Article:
NYU affordability decreases as net price tops peer institutions
NYU’s net price — found by subtracting the average financial aid award from total cost — is higher than its peer institutions.
Oct 28, 2021
Correction, Nov. 22: A previous version of this article incorrectly interpreted data from tuition increases. NYU tuition increases have not outpaced those of its peer institutions. The article, headline and deck have been updated to reflect the correction and WSN regrets the error.
NYU’s tuition for undergraduate students increased by nearly 12% over the past five years, having grown from $50,464 in 2017 to $56,500 in 2021, according to data obtained from the university. WSN compared NYU’s cost of attendance increases with other institutions in New York City and in urban settings that advertise high rankings and elite educations. We found that the university’s net price is the highest of its peers.
Although NYU’s advertised tuition is lower than many of the peer institutions WSN reviewed, its net price, or actual cost of attendance — found by subtracting the average financial aid award from total cost — is the highest. Financial aid statistics can be found on the Integrated Postsecondary Education Data System operated by the U.S. Department of Education, which displays annual data submitted by colleges. The most recent financial aid data available, from the 2019-20 academic year, was used.
NYU raised tuition by $1,572 in 2021 alone — a 2.95% increase despite the financial impact of the COVID-19 pandemic. This is higher than other private institutions in New York City, including Fordham University, the Pratt Institute and Columbia University. Students at NYU experienced the second-largest tuition increase over the past five years among peer institutions, with only Barnard College’s 13% increase being higher.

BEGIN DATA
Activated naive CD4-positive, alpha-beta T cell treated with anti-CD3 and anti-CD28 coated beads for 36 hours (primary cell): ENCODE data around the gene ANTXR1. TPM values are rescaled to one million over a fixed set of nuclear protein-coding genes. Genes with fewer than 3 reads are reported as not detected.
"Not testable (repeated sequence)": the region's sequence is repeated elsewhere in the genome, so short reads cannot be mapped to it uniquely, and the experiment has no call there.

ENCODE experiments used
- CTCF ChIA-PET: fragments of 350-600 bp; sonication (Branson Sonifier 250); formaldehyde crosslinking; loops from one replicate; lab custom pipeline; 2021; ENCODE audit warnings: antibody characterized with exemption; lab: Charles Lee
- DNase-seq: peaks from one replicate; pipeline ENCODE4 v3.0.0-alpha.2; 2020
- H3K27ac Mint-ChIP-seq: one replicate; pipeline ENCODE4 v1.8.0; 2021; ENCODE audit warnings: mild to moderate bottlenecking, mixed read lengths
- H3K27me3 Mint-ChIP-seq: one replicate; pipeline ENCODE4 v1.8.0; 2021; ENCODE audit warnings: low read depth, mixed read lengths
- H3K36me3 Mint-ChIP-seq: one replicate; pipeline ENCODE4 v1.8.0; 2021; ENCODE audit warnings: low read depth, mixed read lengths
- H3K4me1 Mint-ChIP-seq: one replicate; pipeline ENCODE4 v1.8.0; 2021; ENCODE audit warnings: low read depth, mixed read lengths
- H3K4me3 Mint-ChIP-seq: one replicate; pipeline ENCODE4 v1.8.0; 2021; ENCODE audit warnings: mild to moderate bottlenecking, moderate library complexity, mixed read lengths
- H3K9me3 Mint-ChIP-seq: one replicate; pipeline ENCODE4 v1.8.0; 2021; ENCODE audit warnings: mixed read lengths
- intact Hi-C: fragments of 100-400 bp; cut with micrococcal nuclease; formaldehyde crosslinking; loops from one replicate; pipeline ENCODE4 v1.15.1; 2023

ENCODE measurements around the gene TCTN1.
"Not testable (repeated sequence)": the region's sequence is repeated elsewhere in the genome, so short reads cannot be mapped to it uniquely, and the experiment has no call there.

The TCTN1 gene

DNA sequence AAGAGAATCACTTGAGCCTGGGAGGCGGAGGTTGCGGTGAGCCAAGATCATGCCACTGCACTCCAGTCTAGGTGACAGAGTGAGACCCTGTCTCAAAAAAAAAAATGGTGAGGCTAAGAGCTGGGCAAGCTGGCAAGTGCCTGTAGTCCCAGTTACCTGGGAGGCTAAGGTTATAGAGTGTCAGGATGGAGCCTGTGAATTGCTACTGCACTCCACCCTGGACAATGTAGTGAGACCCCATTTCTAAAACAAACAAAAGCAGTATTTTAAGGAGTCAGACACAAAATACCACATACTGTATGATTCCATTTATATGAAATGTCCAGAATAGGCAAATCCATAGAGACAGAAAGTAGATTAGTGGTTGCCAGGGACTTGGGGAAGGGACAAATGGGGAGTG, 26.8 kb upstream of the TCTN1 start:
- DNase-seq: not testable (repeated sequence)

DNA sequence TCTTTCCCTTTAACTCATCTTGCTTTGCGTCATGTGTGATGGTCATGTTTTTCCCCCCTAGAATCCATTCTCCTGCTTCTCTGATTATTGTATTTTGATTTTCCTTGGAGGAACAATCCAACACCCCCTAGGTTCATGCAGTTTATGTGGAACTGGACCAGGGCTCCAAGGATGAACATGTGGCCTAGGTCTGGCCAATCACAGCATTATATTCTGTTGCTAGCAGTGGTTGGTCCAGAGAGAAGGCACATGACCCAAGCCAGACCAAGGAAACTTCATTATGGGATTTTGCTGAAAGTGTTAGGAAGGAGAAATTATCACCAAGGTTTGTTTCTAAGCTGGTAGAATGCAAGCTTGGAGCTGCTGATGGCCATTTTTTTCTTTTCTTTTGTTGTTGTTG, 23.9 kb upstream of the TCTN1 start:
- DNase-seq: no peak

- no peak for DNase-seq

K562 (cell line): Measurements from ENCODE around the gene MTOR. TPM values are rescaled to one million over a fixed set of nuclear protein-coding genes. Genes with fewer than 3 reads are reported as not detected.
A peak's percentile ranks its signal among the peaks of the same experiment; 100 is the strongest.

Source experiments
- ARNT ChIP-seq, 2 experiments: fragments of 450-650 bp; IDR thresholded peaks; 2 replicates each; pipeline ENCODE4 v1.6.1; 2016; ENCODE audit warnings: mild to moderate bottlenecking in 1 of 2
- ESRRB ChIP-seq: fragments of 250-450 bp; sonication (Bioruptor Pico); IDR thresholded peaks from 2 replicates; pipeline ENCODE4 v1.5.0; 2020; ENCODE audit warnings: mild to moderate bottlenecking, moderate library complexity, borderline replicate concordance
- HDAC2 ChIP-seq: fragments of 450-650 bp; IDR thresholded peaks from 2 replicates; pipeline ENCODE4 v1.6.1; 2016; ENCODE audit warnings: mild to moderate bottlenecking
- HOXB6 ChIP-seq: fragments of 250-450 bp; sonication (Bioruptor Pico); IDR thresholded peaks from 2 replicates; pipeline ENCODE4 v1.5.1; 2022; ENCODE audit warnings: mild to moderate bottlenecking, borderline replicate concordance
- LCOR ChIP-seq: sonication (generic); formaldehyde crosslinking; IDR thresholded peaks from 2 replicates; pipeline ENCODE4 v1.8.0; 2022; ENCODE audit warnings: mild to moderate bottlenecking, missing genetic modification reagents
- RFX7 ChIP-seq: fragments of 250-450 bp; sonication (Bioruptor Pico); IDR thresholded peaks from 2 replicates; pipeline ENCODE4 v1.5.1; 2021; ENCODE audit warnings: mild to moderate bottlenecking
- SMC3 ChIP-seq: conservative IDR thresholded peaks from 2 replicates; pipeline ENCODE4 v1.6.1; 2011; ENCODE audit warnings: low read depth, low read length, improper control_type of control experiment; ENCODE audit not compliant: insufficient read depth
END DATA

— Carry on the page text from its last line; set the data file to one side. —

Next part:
These increases have outpaced national inflation in the United States in every year except for 2021, according to data from the Bureau of Labor Statistics. In 2021, the U.S. inflation rate skyrocketed, in part due to supply chain issues resulting from the COVID-19 pandemic.
University spokesperson John Beckman said that most peer universities have larger endowments per student than NYU, which allows them to be less dependent on tuition.
Dominic Brewer, labor economist and former dean of the Steinhardt School of Culture, Education, and Human Development, said NYU’s tuition increases are necessary to finance the university, since 57% of its operating budget is financed by tuition and fees.
“The stark reality is that there are so many rising costs from operating a world class research university, and tuition for a university like NYU is overwhelmingly the major source of revenue and has to rise, or major cuts in services for students and in faculty quality would have to happen,” Brewer wrote in a statement to WSN.
Tandon first-year Jack Iorio said the university should use its $4.7 billion endowment to increase financial aid and offer more scholarships to alleviate student debt.
“These rates are going to make it very hard for people with little aid to adapt if they don’t have a strong financial support system,” Iorio said. “New York City is very expensive to live in, and NYU’s tuition is not helping.”
Brewer believes the value of an NYU education offsets these costs.
“NYU has had a meteoric rise in global reputation and quality over the past two decades, so the good news is that the value of an NYU education has never been higher,” Brewer said. “In general, the NYU diploma carries huge value.”
Rory Meyers first-year Séamus McDevitt said that raising tuition during an economic crisis and COVID-19 is a burden on students and their families.
“College should be affordable to not just the people who have access to money,” McDevitt said. “They need more scholarships to go out to underprivileged groups. NYU is only helping create a greater generational wealth disparity.”
Contact Gianna Jirak at [email protected]